Gecko# wraps GtkMozEmbed, which is a C GTK widget, hiding Mozilla’s native C++. Understandably this widget isn’t bloated by wrapping the Mozilla DOM or other internals: it claims to exposes enough functionality for “about 80% of uses”. Essentially this means a basic web browser.
However, to do anything interesting I need to interact with Gecko# from my C# code, and vice versa. There are two obvious ways to approach this:
So, assuming I choose the second for speed and ease of development, how do I go about implementing it? This time, I have four choices:
- Abusing Gecko#
- Mono-XPCOM bridge
- Yes, there is one, and it would be the most elegant solution… unfortunately it’s not nearly complete enough to begin using for a project like this just now, and I’m not familiar enough with XPCOM to fix it up myself. I can see switching to this when it becomes stable enough.
- Web server
- This would cause the editor to effectively become an “AJAX” application. Ouch. A horrible hack, and a horribly-named technology. On the upside, this would be relatively quick and easy.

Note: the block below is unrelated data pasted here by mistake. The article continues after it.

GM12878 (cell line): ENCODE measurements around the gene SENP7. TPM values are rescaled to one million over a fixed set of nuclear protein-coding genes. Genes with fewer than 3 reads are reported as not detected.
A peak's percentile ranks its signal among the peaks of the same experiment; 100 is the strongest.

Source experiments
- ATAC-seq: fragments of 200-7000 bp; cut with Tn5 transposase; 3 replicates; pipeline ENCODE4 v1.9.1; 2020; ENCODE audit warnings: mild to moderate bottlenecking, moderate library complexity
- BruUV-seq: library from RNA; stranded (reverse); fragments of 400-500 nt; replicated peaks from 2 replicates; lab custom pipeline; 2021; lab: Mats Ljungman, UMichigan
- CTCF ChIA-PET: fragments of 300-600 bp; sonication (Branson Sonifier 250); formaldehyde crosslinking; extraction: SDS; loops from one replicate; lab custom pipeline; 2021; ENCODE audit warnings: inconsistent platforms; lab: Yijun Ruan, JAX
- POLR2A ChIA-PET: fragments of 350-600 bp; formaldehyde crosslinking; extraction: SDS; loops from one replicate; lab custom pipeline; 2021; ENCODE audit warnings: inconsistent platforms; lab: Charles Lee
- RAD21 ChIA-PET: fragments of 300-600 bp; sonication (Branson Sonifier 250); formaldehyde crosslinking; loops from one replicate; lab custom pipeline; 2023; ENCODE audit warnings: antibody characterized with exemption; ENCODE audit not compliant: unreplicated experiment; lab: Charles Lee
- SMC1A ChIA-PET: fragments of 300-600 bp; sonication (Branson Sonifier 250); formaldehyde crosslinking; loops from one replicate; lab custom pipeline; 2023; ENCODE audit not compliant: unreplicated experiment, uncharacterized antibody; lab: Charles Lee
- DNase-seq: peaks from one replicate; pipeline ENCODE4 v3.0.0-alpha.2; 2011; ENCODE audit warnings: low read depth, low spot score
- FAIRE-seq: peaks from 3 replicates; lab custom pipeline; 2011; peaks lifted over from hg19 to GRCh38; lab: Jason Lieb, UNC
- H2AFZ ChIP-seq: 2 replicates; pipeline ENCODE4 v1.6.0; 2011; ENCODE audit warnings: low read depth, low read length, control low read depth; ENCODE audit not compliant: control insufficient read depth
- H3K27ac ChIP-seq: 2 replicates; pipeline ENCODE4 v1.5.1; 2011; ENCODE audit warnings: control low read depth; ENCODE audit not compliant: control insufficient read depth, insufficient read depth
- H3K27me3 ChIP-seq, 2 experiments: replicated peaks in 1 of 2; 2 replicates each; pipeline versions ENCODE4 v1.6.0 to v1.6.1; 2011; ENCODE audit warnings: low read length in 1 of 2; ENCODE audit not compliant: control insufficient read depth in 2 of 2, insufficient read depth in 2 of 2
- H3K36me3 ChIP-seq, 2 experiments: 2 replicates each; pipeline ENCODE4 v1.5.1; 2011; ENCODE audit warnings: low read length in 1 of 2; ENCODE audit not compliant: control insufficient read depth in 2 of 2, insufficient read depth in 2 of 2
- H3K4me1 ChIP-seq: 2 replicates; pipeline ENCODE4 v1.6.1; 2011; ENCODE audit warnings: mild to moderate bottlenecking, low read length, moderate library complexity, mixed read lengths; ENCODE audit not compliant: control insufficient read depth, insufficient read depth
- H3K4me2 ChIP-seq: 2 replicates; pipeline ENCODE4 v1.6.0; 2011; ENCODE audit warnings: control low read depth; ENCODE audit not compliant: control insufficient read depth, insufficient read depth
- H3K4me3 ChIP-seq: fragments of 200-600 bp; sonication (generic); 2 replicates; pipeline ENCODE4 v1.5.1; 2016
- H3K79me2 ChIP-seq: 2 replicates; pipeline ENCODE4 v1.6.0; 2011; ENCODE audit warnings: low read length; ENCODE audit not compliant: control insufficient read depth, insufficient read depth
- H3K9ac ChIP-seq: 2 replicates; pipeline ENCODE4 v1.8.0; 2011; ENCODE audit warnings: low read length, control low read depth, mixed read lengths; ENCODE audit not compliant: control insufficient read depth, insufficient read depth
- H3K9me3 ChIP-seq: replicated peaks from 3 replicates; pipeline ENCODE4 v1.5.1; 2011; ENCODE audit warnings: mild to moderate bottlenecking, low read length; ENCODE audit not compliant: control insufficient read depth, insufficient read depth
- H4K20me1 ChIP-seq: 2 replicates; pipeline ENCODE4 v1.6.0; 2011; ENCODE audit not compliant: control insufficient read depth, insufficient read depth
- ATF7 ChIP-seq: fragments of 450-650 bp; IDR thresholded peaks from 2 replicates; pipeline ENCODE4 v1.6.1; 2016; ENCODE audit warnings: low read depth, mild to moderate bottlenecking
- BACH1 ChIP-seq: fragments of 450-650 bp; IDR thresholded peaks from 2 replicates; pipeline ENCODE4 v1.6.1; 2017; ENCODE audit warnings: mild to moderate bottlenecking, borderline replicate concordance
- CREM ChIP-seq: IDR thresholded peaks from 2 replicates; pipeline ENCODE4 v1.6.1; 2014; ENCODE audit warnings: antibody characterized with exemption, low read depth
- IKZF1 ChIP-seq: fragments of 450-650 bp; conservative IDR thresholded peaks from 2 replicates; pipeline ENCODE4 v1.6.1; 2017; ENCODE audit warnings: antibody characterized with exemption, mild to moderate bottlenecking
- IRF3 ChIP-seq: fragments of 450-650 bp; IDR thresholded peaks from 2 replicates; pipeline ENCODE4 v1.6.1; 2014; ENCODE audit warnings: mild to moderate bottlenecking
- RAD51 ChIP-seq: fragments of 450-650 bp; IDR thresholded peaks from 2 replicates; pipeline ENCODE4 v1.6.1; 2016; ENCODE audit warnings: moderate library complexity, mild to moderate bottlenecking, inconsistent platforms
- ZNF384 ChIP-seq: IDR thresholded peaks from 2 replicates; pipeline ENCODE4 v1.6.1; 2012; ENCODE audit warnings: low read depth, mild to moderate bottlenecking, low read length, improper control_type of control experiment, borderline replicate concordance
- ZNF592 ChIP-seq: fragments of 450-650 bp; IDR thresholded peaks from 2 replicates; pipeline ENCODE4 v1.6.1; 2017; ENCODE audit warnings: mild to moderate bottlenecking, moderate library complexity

- C++ wrapper and P/Invoke
- Similar to the Gecko# abuse, but strangely, more elegant, despite the additional dependecies and build steps this method entails. The handle from Gecko# can be passed to a C/C++ wrapper via Platform Invoke. The wrapper function then uses GtkMozEmbed’s “gtk_moz_embed_get_nsIWebBrowser” function to access Gecko’s internals, does interesting thisgs to it with XPCOM, and optionally even returns values.
Well, I initially tried the fourth method, until I realised how much easier the first would be, and cursed XPCOM and the days it had taken from my life.
Fate has twisted sense of humour. Two days into the initial implementation of the editor’s high-level architecture, as I began to flesh out the message passing system, I discovered the fickleness of Gecko#’s streams, and had to revert to XPCOM and P/Invoke.
More on this story later, once I have something working.